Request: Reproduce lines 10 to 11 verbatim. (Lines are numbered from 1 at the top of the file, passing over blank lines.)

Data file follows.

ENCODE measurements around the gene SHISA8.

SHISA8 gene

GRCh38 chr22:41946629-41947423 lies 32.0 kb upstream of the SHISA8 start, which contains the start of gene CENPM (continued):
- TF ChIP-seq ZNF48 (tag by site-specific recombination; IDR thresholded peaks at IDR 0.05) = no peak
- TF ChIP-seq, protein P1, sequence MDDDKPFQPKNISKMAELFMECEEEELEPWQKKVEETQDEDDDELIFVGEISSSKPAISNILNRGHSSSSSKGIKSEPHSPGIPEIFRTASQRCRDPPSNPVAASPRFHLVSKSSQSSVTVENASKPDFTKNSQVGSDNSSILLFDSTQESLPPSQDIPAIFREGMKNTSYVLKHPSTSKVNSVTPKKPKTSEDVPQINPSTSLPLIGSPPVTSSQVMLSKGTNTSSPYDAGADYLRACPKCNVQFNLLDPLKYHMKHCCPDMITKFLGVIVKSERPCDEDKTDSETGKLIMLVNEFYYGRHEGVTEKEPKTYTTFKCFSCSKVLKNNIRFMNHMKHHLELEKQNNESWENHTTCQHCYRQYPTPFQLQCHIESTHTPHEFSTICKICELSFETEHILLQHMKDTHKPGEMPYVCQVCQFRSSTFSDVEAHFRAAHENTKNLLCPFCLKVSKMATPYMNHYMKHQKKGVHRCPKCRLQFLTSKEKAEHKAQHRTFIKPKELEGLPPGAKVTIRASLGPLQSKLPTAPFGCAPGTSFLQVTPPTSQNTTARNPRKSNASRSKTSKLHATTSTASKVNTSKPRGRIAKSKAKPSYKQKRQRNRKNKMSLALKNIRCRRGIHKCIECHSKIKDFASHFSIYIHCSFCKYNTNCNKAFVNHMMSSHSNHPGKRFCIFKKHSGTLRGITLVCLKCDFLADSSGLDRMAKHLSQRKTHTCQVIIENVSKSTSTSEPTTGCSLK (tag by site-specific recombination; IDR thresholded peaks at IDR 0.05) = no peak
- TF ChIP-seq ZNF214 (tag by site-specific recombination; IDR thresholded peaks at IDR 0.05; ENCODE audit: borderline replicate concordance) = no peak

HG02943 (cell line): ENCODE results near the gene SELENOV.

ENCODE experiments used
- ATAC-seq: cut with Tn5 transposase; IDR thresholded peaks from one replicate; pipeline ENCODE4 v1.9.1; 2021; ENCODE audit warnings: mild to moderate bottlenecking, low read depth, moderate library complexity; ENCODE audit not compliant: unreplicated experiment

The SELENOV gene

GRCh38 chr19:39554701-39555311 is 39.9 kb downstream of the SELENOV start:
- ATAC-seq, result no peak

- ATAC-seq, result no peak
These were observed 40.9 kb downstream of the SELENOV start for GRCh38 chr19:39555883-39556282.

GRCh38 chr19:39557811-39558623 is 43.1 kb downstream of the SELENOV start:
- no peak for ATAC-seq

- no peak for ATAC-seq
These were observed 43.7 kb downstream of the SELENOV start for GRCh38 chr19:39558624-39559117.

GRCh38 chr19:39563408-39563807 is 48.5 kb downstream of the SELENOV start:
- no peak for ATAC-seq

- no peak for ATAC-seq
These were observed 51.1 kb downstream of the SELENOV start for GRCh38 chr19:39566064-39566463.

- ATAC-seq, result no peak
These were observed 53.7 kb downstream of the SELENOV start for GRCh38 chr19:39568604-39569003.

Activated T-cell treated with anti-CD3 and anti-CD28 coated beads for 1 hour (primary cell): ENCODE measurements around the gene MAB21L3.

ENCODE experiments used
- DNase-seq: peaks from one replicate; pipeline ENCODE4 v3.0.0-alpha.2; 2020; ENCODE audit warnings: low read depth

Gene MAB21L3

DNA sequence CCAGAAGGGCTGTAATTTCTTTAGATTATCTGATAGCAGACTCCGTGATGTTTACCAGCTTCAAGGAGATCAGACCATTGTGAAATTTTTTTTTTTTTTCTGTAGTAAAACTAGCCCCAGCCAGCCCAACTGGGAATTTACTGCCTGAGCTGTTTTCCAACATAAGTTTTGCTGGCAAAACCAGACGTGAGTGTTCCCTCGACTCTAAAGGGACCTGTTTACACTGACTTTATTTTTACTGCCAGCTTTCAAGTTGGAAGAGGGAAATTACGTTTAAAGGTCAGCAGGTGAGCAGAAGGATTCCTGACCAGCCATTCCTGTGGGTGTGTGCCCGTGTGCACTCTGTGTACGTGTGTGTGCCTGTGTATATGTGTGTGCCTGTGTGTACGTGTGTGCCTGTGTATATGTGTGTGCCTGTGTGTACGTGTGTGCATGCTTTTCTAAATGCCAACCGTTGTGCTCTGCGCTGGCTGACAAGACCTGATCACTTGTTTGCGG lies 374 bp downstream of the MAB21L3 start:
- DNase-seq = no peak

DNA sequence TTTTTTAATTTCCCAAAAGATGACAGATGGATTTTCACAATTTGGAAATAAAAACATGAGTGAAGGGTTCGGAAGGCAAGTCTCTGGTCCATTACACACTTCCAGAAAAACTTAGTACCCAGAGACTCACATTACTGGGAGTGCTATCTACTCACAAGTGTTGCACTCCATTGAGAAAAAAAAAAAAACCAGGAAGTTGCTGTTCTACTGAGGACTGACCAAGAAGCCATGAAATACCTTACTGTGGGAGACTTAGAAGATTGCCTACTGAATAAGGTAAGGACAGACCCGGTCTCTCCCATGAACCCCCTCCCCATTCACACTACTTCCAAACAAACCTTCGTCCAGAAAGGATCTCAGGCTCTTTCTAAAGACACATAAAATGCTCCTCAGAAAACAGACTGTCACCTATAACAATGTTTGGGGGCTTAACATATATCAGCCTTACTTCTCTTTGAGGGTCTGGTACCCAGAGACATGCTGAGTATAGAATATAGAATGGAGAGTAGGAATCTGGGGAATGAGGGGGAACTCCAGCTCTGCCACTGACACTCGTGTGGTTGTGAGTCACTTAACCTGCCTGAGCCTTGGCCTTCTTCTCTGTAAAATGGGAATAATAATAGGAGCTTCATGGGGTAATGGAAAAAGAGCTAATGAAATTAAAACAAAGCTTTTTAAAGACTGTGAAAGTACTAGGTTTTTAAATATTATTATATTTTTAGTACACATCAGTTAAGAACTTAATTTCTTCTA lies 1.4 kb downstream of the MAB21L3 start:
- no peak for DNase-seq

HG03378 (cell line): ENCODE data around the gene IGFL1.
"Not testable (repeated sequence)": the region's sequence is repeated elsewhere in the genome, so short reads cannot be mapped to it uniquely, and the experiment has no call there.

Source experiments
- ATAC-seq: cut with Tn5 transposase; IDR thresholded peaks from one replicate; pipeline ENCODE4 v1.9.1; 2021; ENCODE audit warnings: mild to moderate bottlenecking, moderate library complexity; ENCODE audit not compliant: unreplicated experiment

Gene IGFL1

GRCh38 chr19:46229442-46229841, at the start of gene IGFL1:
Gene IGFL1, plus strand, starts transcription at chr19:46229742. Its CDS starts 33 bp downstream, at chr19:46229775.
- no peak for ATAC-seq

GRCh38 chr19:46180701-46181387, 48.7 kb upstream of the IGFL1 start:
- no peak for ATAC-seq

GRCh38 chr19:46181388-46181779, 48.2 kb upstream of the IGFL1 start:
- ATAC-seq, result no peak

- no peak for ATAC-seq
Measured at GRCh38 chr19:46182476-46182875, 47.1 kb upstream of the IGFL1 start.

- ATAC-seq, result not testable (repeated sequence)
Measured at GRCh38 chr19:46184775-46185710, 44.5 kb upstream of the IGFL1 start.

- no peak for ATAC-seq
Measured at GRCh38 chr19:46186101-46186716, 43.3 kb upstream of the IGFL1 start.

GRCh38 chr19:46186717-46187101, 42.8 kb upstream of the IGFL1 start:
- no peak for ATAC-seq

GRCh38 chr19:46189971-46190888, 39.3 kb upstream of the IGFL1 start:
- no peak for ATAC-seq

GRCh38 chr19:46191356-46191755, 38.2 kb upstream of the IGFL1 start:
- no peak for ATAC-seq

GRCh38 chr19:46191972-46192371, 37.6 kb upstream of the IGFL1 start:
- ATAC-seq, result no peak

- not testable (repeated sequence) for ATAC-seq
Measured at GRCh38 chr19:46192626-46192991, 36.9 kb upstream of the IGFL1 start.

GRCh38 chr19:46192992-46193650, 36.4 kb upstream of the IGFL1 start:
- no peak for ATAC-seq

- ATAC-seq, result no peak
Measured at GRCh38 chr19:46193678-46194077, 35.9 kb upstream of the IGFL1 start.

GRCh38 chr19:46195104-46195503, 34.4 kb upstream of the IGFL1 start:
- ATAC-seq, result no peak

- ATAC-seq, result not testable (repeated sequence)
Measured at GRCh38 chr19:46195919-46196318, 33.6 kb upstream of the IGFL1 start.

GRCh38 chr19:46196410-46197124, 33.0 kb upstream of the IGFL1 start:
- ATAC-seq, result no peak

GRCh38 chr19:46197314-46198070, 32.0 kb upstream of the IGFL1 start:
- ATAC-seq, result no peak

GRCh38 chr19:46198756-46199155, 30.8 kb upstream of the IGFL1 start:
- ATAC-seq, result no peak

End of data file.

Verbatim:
The SELENOV gene

GRCh38 chr19:39554701-39555311 is 39.9 kb downstream of the SELENOV start: